Death by Duck-Typing

May 1, 2008 at 10:48 AM


Ruby is all about the duck-typing. Most of the time, I am too. But sometimes, it can lead to some very confusing and very nasty issues.

Suppose you get a variable, h, from someone's cool helper function, and with it you want to build up a hash of Widgets. You have millions and billions of Widgets in your database, but you're only dealing with the most recently added ones. So you do something like this:

h = get_my_h_now()
# Get the 50 widgets with the highest ids and stick them into h
Widget.find(:all, :limit => 50, :order => 'id DESC').map {
  |w| h[] = w

Pretty innocuous, right? I mean, if the code works without errors, it's all good... right? Right?

What if the cool helper function you're using doesn't do quite what you expect it to do? Let's say you're expecting a Hash, but it gives you an Array. Aw, buckets! The joy of duck-typing: Your code will still work. The curse of duck-typing: Your code will still work. That's right — treat h as a black box, and (when keying off of your model's id) the outputs are the same. It quacks just fine... so what's the problem? What do you suppose the following code outputs? Oh, and please: don't run this snippet in irb; use the actual ruby interpreter or you'll never finish reading this article.

widget = {
  :id => 123456789,
  :type => 'Really cool',
  :price => 999.99
id = widget[:id]
h = []
m = `ps -o rss= -p #{}`.to_i
puts "Using #{m}kb"
h[id] = widget
puts "Memory costs $#{h[id][:price]} per what???"
m = `ps -o rss= -p #{}`.to_i
puts "Using #{m}kb"

(hat tip to Laurel Fan for the succinct ruby memory usage syntax)

Surprised by the results?

Using 1632kb
Memory costs $999.99 per what???
Using 483960kb

Yikes! How did storing one little Widget suck up more than 470 megabytes of RAM? The answer is all in the value of id and the nature of Ruby's arrays. Ruby offers many convenient-yet-dangerous pieces of functionality (duck-typing, for one). Array has a particular piece of dangerous convenience: dynamic allocation. You can address positions on an Array that are larger than its current size, and the Array will dynamically resize itself to accommodate. This is only dangerous because Ruby's Arrays are not sparse; that is to say, when you address position 1,000,000 on a freshly created Array, Ruby has to allocate and store 1,000,000 nils and all of the pointer and class overhead associated with those nils.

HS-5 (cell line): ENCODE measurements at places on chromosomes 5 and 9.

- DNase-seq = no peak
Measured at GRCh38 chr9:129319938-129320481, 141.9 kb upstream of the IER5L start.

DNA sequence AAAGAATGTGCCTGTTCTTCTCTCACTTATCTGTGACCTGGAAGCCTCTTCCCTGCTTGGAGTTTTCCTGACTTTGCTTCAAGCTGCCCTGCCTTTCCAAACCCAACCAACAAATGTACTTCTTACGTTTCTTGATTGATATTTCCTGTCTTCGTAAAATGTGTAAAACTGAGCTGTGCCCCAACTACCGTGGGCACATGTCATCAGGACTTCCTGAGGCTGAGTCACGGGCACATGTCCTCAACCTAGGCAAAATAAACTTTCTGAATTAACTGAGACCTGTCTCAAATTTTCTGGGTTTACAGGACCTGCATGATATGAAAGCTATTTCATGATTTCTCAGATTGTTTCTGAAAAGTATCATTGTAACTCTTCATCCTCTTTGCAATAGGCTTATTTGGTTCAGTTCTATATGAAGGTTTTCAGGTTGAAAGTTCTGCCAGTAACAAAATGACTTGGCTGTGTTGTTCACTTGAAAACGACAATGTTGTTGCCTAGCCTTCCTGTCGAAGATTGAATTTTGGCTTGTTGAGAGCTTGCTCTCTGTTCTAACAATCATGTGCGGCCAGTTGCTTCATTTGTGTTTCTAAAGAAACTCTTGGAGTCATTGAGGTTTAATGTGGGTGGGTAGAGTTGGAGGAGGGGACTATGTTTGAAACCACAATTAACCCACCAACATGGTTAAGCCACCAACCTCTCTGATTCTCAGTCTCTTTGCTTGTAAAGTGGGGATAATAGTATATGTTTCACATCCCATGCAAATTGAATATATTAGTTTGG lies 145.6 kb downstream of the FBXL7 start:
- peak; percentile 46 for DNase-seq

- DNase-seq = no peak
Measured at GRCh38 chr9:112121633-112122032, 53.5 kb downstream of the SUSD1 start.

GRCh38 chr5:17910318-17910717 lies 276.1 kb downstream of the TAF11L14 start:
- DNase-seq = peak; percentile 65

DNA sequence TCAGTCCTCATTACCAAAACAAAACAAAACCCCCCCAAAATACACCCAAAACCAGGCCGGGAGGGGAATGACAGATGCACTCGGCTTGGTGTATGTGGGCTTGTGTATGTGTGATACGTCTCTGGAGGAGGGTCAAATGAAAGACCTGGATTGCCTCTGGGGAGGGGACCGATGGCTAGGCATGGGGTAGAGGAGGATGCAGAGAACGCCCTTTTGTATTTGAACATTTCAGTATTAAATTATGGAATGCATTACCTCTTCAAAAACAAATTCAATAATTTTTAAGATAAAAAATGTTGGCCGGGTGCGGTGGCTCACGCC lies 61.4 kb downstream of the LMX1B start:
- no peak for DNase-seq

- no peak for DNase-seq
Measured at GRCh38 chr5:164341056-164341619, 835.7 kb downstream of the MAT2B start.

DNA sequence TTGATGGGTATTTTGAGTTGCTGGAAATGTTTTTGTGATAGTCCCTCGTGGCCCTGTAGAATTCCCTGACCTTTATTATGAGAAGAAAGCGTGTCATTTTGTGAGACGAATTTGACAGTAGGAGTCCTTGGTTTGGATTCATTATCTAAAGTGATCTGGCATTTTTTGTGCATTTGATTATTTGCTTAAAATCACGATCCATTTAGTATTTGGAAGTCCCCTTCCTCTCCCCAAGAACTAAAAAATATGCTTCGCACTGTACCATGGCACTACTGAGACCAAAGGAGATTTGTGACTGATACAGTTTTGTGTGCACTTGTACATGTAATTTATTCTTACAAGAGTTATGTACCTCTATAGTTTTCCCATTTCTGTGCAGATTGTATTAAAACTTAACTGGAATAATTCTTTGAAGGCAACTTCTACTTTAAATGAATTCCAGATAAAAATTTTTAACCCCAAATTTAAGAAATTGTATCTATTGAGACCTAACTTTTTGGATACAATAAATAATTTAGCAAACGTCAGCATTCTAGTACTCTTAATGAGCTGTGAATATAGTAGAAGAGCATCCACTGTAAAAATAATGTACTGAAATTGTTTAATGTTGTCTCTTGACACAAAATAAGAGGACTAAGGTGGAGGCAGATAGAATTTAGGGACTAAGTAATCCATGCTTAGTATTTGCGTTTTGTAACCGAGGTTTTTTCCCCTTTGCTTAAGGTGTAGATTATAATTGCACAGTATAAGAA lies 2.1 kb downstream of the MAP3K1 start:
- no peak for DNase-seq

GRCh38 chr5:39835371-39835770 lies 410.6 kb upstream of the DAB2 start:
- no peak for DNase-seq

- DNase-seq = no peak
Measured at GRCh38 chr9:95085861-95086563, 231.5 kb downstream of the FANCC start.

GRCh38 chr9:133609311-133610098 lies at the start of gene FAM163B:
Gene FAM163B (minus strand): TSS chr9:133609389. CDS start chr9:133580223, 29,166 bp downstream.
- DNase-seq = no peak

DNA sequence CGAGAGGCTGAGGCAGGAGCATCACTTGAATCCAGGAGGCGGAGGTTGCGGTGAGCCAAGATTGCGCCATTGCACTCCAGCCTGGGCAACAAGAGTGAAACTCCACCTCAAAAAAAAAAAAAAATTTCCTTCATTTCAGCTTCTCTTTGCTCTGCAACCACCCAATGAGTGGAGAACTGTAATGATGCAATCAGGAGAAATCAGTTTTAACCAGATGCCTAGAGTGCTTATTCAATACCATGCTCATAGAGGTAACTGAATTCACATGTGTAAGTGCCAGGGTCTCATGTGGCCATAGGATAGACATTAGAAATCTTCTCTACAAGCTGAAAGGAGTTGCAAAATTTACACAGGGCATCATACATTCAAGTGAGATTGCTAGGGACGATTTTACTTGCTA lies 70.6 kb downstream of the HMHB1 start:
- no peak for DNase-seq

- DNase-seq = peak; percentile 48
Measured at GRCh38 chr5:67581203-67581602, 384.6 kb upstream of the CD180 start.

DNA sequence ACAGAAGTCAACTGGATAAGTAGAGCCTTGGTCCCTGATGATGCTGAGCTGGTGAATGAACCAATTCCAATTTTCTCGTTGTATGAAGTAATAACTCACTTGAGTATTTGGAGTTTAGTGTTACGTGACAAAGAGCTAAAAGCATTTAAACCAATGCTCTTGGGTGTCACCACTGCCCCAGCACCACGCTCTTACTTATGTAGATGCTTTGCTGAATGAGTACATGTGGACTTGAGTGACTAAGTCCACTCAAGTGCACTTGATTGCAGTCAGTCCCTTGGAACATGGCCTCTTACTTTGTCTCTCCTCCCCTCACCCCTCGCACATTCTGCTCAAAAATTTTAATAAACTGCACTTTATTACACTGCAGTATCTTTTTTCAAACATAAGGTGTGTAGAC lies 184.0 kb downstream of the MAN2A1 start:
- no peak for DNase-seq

So when you take a widget with id 123,456,789 and attempt to store it, using its id as the position... whew! Ruby definitely has its work cut out for it, since you'll get over its initial 8-megabyte heap very quickly. If you do this sort of thing in Rails and you have many requests processing at the same time, your servers will be in swap death pretty quickly. Chances are high that you won't catch an issue like this when using a development database with low-id Models, since you'll be addressing much lower positions.

To be sure, duck-typing isn't the only perpetrator in this example: Array can take a good share of the blame, too. However, we never would have got into this situation if it were impossible to attempt to address an Array when intending to address a Hash. I still enjoy the looseness of Ruby, and (at this point) wouldn't trade it for the extra security of strict typing — it's just important to make sure that the quack you produce is the one which you intended.